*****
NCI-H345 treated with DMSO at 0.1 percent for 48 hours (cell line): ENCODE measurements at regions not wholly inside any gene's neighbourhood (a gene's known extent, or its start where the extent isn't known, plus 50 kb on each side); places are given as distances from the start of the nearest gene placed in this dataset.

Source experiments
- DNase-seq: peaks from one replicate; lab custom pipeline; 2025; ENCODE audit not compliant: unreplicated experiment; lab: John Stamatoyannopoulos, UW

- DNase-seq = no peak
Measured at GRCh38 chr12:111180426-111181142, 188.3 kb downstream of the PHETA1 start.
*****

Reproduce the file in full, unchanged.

NCI-H345 treated with DMSO at 0.1 percent for 48 hours (cell line): ENCODE measurements at regions not wholly inside any gene's neighbourhood (a gene's known extent, or its start where the extent isn't known, plus 50 kb on each side); places are given as distances from the start of the nearest gene placed in this dataset.

Source experiments
- DNase-seq: peaks from one replicate; lab custom pipeline; 2025; ENCODE audit not compliant: unreplicated experiment; lab: John Stamatoyannopoulos, UW

- DNase-seq = no peak
Measured at GRCh38 chr12:111180426-111181142, 188.3 kb downstream of the PHETA1 start.